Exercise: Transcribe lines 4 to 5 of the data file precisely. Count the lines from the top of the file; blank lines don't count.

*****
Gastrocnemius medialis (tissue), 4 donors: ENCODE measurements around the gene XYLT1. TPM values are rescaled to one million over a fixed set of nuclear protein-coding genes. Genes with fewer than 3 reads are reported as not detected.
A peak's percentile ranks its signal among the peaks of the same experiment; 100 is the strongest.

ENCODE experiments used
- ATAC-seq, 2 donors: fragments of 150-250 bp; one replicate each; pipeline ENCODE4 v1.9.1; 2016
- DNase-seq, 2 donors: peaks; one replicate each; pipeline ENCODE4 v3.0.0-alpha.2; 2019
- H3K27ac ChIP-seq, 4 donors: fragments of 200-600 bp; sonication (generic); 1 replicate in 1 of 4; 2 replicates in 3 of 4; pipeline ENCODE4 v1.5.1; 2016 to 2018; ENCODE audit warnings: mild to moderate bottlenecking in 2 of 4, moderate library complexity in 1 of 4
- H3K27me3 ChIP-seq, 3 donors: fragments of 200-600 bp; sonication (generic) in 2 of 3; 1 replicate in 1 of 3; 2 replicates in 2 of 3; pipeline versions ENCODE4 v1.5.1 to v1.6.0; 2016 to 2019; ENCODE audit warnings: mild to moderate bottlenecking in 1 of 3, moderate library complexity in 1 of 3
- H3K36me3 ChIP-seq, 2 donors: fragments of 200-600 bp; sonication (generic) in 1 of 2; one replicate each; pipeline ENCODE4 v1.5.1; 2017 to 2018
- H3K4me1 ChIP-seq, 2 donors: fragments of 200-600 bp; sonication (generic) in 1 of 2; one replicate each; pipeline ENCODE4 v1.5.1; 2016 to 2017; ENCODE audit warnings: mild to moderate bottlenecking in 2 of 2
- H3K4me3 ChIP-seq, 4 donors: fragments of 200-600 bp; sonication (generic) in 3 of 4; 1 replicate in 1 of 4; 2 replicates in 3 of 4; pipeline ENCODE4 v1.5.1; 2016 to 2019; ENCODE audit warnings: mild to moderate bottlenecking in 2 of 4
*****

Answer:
- ATAC-seq, 2 donors: fragments of 150-250 bp; one replicate each; pipeline ENCODE4 v1.9.1; 2016
- DNase-seq, 2 donors: peaks; one replicate each; pipeline ENCODE4 v3.0.0-alpha.2; 2019